The schools apparently put quite a lot of emphasis on social stratification and inequality as a measuring stick of human worth, because many base their attitudes toward others on social class, even when individuals are fairly far down the totem pole of social class and education. At times, the schools have seemed too strict when it comes to enforcing rules and discipline, and yet, they have passed some students along who didn't learn the basics and should have been held back. That would have been the more honest, if more inconvenient, route to have taken.

The idea that schools are exclusively future job training facilities will end in a low-quality of life for many people. People are not required to go to college and therefore are not forced into taking out thousands in student loans. Without education beyond high school, one's options are increasingly limited. But experts in artificial intelligence have said that even a certain number of white collar, professional jobs will be lost in the future to automation. Not everyone has the same level of intellectual capacity or ability. Differences in ability and in education have a genetic basis to some extent, but being of a working class background is a profound cultural difference from more professional circles, unlikely to be overcome in all instances if someone is replaced by automation. There is much about education and upward mobility that is not understood. No doubt, there are some important differences among people who from the standpoint of social class may seem to be alike.

Higher education has become increasingly an instrument of social Darwinism. Contributing to the profits of corporations instead of serving more impractical but intangible goals of knowledge for the sake of knowledge, of finding ways to help the least fortunate and less talented, of creating a sense of norms and values that everyone agrees to follow so that there is a civilization that can be recognized are areas that have concerned academia in the past. Today, the funding streams and new-found ambitions of professors have moved America away from any values other than pecuniary ones. The masses have a certain level and amount of technical knowledge and skills, although the U.S. lags behind a number of other countries in terms of science and math achievement levels. In terms of appreciating life as being unique, short-lived, and therefore precious, and worthy of appreciation for its own intrinsic values and characteristics, education has significantly failed, and on multiple levels.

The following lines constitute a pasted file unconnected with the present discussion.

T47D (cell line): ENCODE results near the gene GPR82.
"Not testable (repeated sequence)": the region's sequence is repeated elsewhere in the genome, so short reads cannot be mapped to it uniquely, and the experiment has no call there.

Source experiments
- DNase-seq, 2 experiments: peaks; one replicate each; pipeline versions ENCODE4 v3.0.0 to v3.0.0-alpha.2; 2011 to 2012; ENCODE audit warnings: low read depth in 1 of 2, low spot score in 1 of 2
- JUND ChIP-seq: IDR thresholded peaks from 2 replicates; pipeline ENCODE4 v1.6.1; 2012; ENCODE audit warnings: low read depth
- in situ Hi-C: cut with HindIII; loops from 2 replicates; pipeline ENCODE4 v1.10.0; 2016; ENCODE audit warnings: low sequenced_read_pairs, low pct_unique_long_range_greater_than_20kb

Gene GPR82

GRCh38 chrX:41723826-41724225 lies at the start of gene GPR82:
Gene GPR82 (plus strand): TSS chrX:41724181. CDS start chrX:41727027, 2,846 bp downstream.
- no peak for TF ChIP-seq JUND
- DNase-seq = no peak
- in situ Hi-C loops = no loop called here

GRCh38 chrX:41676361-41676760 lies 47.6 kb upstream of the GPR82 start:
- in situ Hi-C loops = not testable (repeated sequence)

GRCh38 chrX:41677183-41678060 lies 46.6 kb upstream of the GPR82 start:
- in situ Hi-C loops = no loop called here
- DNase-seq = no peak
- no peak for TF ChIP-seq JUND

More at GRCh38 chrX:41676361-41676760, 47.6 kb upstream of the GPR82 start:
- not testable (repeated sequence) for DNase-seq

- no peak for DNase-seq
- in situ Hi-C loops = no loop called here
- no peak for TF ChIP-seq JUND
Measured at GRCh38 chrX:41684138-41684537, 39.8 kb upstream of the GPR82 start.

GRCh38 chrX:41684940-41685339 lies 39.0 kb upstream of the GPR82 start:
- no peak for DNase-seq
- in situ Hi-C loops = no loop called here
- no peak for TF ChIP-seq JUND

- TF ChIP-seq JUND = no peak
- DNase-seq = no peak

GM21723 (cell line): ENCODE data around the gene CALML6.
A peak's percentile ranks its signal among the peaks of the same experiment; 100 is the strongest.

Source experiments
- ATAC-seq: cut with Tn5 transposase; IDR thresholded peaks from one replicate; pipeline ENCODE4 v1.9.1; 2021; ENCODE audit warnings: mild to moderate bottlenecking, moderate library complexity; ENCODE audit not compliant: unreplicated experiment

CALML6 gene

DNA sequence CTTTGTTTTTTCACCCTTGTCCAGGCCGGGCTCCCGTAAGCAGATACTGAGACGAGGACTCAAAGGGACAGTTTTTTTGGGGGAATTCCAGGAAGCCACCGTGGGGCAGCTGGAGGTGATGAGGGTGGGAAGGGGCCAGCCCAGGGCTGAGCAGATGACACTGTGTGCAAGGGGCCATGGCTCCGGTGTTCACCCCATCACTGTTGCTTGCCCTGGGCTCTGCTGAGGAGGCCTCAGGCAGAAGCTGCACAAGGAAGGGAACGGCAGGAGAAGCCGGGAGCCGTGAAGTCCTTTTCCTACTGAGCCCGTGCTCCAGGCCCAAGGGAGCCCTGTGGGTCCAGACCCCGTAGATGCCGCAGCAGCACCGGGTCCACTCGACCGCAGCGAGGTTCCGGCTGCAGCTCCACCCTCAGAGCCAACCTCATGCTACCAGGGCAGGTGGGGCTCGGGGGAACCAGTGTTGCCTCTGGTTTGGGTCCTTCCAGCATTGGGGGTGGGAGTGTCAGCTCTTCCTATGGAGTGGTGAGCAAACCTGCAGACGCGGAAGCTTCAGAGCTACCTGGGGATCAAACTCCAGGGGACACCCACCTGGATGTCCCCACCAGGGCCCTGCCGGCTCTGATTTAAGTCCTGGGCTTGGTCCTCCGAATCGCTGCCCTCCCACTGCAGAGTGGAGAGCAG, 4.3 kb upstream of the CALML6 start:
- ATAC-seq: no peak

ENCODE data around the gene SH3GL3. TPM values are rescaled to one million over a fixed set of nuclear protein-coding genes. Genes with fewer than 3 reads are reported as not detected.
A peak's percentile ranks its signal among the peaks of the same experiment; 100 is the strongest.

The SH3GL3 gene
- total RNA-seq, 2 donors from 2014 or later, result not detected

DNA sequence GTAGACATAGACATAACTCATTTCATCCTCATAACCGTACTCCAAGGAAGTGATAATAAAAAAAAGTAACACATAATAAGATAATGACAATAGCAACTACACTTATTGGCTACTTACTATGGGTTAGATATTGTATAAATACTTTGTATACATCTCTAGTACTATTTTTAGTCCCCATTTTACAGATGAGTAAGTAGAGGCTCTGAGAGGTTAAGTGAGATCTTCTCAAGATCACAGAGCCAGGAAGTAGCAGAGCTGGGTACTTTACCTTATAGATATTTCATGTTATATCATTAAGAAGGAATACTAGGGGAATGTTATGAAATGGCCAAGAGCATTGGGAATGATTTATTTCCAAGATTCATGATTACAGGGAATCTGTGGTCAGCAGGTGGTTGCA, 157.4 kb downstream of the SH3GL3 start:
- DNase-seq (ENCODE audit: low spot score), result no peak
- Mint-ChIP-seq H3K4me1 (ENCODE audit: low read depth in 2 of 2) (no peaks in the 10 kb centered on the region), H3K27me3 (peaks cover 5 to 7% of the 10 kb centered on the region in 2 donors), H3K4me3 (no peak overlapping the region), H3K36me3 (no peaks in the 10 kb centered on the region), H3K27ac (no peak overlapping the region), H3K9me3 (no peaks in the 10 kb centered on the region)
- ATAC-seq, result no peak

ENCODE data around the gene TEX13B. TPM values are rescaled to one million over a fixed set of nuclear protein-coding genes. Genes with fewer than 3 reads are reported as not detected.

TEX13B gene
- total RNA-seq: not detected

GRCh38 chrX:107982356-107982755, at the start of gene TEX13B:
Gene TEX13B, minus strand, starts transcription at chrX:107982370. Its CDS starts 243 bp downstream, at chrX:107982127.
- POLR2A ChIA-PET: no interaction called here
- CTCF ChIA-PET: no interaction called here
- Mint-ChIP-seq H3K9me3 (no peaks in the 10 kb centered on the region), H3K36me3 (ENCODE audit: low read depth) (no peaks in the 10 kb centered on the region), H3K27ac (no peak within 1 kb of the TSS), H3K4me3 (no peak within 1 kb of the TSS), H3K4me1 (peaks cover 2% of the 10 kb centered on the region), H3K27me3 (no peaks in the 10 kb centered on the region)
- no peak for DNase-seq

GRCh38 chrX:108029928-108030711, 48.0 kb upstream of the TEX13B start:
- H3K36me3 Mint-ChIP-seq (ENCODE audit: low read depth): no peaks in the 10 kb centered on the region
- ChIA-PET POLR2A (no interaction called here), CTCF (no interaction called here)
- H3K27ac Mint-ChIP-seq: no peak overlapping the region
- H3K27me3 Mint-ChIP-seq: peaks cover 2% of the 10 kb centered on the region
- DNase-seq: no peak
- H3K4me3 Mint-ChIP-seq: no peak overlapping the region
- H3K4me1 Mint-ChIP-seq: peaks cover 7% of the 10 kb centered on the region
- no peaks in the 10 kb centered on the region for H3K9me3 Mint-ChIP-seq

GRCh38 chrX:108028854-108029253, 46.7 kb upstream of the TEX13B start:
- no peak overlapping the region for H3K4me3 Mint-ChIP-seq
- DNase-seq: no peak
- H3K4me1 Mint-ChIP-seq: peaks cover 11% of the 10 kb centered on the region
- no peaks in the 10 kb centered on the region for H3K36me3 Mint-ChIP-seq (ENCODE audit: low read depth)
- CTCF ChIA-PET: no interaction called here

Robindell's picture
Robindell
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Jul. 31, 2007 4:01 pm

Comments

Values cant be taught. You learn them on your own by living. And you won't teach good values by teaching socialism in the schools.

Maine's picture
Maine
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Jul. 8, 2015 4:26 pm

That is quite a meandering post.

gumball's picture
gumball
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Dec. 12, 2013 11:02 am

"There are many indications suggesting that American education does a poor job of teaching values. The overall picture is one in which there are inconsistent outcomes which often tend to have a sociologically identifiable basis, namely, the education level of the parents or parent."

That's okay. No parent I know wants the educational system to pre-empt the job of instilling moral values away from their influence into those desired by programmers of the state. There is already plenty of mischief available from religious 'authorities' who want to scare people into compliance with their agenda.

oldephartte's picture
oldephartte
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Aug. 3, 2015 10:50 pm

Robindell, I think some people are seeing some of the same things you are:

http://uk.businessinsider.com/teaching-philosophy-in-schools-has-huge-im...

But in some ambitious K-12 schools across the country, philosophy courses have made tangible improvements to the way students learn.

In these classrooms, teachers tackle big concepts like ethics and epistemology. They ask, How can we know what we know? — a classic epistemological quandary — but they use Dr. Seuss to get there.